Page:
Voltaire is famously noted to have remarked that the “Holy Roman Empire” was neither holy, roman, nor in any meaningful sense an empire. Much the same can be said of the Islamic Republic of Iran in the twenty-first century. It can no longer claim to be a “republic” and its identification with Islam has long since ceased to be orthodox, while its application and exploitation of nationalism is increasingly regarded as both cynical and insubstantial. This is a remarkable achievement for a state that was founded on the back of a revolution against a monarchy that was widely perceived as exclusive and alienated from many of its subjects. The Islamic Republic of Iran was constructed with a view to be an inclusive alternative that drew strength and social depth from its multiple sources of legitimacy. It was both popular and divine, religious and national. Yet, few states in the contemporary period have been as effective as the

Islamic Republic of Iran in deconstructing their own sources of ideological legitimacy. Never a state at ease with itself, the continued turmoil within reflected its mixed political heritage, which drew both on ideas of republicanism and radical new innovations in Islamic political thought. It sought in many ways to cement these contradictions through a healthy dose of nationalism, which was regularly conscripted into political discourse as the need arose. The continued frictions between the republican and Islamic wings of the revolution have resulted in a greater dependency on nationalist motifs, which reached its apogee during the presidency of Mahmoud Ahmadinejadwho proved remarkably liberal in his use of nationalist rhetoric and evocation of Iranian exceptionalism. Even this rhetoric has proved something of a double-edged sword as Iranians have contrasted it with the reality of power in the Islamic Republic. This paper will argue that far from building on its inheritance the Islamic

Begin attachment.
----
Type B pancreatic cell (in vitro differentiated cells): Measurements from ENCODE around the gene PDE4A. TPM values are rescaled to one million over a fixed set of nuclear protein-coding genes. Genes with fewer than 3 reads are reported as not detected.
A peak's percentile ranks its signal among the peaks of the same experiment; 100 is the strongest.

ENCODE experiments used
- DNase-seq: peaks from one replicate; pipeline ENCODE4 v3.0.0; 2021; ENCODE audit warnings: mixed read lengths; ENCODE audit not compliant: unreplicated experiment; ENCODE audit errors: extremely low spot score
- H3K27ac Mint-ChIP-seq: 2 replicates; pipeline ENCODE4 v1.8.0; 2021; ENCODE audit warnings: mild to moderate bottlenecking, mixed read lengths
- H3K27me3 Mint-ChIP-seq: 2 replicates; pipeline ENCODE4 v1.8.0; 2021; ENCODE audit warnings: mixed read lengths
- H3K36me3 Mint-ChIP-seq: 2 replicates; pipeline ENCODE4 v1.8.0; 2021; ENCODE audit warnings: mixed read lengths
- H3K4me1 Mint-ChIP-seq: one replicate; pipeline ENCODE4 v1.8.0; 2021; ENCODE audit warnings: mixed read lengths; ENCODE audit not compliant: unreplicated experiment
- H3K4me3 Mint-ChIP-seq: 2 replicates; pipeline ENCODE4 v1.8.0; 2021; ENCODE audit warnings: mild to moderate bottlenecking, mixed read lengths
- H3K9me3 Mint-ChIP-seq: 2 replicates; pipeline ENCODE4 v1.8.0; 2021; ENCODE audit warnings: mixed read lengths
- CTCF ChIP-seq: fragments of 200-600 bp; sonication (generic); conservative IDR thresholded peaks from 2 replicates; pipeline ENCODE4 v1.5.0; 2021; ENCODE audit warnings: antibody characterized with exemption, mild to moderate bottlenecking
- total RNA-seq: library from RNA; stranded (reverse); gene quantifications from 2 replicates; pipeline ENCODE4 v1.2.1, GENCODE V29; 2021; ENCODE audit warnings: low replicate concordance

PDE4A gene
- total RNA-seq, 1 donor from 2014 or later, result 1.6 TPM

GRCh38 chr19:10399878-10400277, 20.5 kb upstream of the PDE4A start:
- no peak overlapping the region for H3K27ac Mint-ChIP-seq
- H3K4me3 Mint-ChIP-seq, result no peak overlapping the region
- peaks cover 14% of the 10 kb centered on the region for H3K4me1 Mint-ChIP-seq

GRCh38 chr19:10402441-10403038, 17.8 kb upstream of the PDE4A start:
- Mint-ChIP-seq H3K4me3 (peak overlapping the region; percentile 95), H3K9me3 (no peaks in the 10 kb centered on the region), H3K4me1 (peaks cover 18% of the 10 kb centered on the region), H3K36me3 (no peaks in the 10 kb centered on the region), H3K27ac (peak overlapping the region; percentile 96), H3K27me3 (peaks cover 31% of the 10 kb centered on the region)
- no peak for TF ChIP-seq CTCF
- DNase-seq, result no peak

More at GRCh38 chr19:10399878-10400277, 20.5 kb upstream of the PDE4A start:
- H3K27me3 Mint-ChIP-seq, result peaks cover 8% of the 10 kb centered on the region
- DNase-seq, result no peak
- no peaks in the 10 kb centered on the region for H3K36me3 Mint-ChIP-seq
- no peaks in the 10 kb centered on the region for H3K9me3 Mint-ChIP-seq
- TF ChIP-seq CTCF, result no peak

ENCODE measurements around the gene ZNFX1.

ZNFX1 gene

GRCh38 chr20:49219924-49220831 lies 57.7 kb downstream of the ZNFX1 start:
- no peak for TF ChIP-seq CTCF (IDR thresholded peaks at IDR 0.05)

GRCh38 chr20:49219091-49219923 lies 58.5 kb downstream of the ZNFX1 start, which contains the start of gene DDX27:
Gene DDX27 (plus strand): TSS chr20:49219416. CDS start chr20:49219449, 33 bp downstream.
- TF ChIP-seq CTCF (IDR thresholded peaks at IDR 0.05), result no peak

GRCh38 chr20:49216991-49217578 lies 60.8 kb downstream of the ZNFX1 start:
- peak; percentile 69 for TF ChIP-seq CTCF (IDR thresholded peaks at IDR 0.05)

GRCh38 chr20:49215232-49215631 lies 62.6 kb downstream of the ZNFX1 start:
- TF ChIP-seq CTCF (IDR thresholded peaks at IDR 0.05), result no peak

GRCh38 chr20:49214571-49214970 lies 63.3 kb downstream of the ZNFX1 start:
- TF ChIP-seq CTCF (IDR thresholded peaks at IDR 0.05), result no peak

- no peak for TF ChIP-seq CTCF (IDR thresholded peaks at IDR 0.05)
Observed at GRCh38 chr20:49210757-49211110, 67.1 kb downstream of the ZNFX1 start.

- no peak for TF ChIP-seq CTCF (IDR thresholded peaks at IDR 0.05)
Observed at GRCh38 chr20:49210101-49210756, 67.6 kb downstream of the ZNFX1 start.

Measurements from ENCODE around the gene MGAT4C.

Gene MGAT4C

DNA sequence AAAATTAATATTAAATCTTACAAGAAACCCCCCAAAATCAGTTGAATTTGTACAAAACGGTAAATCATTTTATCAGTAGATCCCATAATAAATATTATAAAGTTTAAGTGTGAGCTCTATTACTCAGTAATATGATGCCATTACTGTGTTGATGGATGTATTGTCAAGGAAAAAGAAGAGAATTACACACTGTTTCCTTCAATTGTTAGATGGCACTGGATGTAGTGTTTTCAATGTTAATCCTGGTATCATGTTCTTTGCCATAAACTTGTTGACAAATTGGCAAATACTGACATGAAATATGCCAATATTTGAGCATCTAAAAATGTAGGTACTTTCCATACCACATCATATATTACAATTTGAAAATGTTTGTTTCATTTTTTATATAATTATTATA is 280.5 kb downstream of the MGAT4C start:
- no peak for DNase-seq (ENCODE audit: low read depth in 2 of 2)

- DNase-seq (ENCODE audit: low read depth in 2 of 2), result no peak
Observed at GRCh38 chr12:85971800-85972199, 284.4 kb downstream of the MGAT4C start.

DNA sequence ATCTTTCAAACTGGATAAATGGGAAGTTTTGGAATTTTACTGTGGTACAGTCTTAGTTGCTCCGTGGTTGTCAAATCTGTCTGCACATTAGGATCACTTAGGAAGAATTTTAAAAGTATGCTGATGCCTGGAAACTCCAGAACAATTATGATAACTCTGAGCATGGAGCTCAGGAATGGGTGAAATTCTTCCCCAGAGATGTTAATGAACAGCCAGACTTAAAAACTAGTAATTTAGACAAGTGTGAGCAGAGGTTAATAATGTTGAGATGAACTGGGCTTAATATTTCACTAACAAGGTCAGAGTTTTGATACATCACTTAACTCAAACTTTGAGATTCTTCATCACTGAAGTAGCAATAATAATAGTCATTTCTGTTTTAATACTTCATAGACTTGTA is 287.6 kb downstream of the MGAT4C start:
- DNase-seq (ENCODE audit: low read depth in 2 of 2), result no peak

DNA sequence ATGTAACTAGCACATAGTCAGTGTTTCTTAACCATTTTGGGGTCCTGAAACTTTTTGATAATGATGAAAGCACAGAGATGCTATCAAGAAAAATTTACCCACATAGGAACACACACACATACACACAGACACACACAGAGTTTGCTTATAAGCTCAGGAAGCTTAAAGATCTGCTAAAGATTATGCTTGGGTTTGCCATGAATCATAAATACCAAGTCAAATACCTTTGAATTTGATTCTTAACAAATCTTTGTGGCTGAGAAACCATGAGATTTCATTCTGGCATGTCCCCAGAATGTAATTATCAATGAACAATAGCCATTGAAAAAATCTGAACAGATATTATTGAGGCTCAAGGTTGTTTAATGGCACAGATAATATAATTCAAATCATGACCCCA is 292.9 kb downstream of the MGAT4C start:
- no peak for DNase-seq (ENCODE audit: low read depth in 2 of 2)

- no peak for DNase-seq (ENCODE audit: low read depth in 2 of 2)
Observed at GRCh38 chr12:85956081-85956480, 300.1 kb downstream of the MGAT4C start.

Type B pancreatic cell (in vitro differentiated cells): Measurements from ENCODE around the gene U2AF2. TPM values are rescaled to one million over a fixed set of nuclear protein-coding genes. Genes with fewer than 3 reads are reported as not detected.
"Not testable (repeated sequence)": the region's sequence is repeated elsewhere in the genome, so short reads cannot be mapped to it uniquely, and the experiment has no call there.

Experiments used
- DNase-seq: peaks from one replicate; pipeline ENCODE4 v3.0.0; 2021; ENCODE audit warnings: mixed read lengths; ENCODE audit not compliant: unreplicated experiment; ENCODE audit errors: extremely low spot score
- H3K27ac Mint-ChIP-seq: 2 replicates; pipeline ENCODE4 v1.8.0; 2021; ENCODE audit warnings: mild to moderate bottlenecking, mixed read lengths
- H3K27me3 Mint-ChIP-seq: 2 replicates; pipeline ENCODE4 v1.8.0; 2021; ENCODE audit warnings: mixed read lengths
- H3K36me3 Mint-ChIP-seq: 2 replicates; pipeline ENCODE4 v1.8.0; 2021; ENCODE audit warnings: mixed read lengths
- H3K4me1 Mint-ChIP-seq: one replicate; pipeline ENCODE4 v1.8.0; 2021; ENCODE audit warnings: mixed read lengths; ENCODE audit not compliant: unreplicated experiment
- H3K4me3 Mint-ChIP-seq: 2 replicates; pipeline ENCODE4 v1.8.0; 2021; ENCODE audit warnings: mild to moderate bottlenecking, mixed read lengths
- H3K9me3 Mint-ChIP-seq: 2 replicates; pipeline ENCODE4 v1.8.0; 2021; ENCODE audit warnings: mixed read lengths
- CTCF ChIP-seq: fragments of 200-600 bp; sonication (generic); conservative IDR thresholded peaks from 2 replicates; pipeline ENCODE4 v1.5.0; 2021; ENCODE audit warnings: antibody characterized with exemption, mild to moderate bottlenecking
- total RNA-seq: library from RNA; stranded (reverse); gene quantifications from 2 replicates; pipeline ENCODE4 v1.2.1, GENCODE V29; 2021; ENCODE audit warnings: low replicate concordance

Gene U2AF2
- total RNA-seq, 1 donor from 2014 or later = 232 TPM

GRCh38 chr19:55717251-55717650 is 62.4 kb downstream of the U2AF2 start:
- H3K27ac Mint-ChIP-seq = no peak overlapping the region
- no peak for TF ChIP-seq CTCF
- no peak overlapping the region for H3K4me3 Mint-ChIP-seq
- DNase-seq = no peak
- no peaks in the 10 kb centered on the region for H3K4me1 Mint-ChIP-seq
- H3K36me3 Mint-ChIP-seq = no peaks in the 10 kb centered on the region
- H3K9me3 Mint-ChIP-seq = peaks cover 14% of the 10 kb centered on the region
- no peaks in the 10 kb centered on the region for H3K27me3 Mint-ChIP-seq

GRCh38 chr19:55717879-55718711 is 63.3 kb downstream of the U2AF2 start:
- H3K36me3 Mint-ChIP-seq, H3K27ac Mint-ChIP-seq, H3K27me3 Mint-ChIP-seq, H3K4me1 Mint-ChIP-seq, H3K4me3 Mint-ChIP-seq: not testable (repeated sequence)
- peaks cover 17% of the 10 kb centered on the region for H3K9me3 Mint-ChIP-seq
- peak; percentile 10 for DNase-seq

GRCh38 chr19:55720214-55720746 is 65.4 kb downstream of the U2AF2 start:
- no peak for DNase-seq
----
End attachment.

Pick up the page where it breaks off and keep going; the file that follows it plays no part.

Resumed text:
Republic has moved with alarming alacrity to a highly personalized form of government more akin to the pre-constitutional period and that not only has the Islamic Republic transformed itself into a new “dynasty,” it has sought to compensate for its institutional weakness by articulating a theory of personal rule far in excess of anything aspired to by traditional Iranian dynasts. The paper will be divided into three broad sections, looking first at the

republican foundations of legitimacy before turning to Islam and concluding with perhaps the most controversial section, the state’s use and abuse of nationalism.